As discussed in the Memorandum to the file entitled Corroboration of the Petition Data for the PRC-wide entity, dated May 4, 2001, we found that the EP and factors of production information in the petition were reasonable and of probative value. As a number of the surrogate values selected from the preliminary determination differed from those used in the petition, notably the value for raw honey and ratio for factory overhead, we compared the petition margin calculations to the calculations based on the selected surrogate values wherever possible and found them to be reasonable. Therefore, we preliminarily determine that the petition information has probative value. Accordingly, we find that the highest margin from the petition, 183.80 percent, is corroborated within the meaning of section 776(c) of the Act.
Fair Value Comparisons
To determine whether sales of honey from the PRC were made in the United States at less than fair value, we compared EP to NV based on an NME analysis, as described below. In accordance with section 777A(d)(1)(A)(i) of the Act, we calculated weighted-average EPs.
We used EP methodology in accordance with section 772(a) of the Act because Inner Mongolia, Kunshan, and Zhejiang sold the subject merchandise directly to unaffiliated purchasers in the United States and because CEP methodology was not otherwise appropriate. We calculated EP based on packed FOB or, where appropriate, C & F prices to the first unaffiliated purchaser in the United States. Where appropriate, we made deductions from the starting price (gross unit price) for inland freight from the plant/warehouse to the port of exportation, and any insurance, brokerage and handling charges paid by Inner Mongolia, Kunshan, and Zhejiang, in the PRC. Because certain domestic factors, such as inland freight, insurance, brokerage and handling were provided by NME companies, we valued those factors using surrogate rates from India. Where appropriate, we calculated expenses which were incurred in U.S. dollars (i.e., international freight) based on the actual U.S. dollar amounts paid for such expenses. (See Memoranda from the Team to the File regarding Margin Analysis for Kunshan and Xinlong, Inner Mongolia and Sheng Li, and Zhejiang, Hubei and Hangzhou, dated May 4, 2001 (Margin Analysis Memoranda)).
1. Surrogate Country
Section 773(c)(4) of the Act requires the Department to value the NME producer's factors of production, to the extent possible, in one or more market economy countries that: (1) are at a level of economic development comparable to that of the NME country; and (2) are significant producers of comparable merchandise. The Department initially determined that India, Pakistan, Indonesia, Sri Lanka, and the Philippines were the countries most comparable to the PRC in terms of overall economic development (see the January 9, 2001 memorandum, Antidumping Duty Investigation on Honey from the People's Republic of China: Nonmarket Economy Status and Surrogate Country Selection).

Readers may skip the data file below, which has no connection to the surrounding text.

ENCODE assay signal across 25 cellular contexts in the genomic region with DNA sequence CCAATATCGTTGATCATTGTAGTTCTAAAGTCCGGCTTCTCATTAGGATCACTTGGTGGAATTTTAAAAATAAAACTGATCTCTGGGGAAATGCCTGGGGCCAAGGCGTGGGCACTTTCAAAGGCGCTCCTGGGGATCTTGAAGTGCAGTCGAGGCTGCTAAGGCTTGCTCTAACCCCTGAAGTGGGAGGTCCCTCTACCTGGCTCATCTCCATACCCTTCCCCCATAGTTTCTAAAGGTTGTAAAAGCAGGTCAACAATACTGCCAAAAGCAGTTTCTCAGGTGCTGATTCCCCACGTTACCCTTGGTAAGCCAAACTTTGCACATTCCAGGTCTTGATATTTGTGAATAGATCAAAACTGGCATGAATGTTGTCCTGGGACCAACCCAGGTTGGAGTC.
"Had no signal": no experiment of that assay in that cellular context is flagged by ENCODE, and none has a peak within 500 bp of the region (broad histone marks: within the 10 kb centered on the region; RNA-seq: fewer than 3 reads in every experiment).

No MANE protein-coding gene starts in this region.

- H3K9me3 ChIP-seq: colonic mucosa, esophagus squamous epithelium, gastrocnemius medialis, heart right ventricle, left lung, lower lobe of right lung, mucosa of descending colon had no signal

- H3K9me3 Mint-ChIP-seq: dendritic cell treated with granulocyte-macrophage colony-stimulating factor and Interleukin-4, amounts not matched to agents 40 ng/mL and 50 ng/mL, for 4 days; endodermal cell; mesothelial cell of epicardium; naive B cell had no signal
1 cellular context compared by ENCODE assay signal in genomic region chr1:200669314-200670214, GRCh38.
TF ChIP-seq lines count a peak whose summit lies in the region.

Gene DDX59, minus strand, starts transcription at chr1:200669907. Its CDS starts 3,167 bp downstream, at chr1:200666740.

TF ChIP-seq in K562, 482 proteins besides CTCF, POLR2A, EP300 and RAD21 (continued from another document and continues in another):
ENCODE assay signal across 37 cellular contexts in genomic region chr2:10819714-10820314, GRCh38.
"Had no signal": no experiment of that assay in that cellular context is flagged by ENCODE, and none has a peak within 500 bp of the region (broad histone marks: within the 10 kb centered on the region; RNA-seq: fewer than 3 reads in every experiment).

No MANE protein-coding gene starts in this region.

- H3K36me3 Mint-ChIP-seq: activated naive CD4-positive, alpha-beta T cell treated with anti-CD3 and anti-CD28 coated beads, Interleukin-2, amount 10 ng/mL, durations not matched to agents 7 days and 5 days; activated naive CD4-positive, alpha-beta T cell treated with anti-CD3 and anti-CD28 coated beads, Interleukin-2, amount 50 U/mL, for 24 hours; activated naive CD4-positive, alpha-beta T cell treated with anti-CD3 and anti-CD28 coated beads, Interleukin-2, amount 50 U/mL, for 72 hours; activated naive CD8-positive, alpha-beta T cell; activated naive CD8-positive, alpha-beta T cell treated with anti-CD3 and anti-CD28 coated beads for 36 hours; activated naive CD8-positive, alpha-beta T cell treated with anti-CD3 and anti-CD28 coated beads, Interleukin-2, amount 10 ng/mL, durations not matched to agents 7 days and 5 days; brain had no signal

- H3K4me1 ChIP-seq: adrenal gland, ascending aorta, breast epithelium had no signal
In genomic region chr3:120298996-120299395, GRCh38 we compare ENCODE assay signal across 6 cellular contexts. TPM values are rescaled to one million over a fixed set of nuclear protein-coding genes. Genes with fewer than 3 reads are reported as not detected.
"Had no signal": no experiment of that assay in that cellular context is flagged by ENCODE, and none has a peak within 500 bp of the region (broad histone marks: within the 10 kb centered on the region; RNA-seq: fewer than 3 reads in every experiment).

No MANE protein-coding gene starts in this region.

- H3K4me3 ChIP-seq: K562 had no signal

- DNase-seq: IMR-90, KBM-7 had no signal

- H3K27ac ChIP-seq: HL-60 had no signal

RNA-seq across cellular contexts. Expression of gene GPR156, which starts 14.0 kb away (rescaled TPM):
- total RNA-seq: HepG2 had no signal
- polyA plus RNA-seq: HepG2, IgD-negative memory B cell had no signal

We have relied, where possible, on information from India, as it is the source of the most complete information and the only country from among the potential surrogate countries that produces comparable merchandise in commercial quantities. Accordingly, we have calculated NV by applying Indian values to virtually all of Inner Mongolia's, Kunshan's, and Zhejiang's factors of production. See Margin Analysis Memoranda.
2. Factors of Production
In accordance with section 773(c)(4) of the Act, we calculated NV based on factors of production as reported by Inner Mongolia and its supplier (Inner Mongolia Sheng Li Food Co. Ltd. (Sheng Li)), Kunshan and its supplier (Kunshan Xinlong Food Co. Ltd. (Xinlong)), and Zhejiang and its suppliers (Hubei Yangzijiang Apiculture Co. Ltd. (Hubei)) and Hangzhou Green Forever Apiculture (Group) Co. (Hangzhou)) for the POI. To calculate NV, the reported per-unit factor quantities were multiplied by publicly available Indian Start Printed Page 24106surrogate values (except as noted below).
In selecting the surrogate values, we considered the quality, specificity, and contemporaneity of the data. As appropriate, we adjusted input prices by including freight costs to convert them to delivered prices. When we used Indian import values to value inputs sourced domestically by the Chinese producers, we added to Indian surrogate values a surrogate freight cost calculated using the shorter of the reported distance from the domestic supplier to the factory or the distance from the nearest seaport to the factory. This adjustment is in accordance with the Court of Appeals for the Federal Circuit's decision in Sigma Corp. v. United States, 117 F. 3d 1401 (Fed. Cir. 1997). When we used non-import surrogate values for factors sourced domestically by the Chinese producers, we based freight for inputs on the actual distance from the input supplier to the site at which the input was used. For those values not contemporaneous with the POI, we adjusted for inflation using wholesale price indices published in the International Monetary Fund's International Financial Statistics.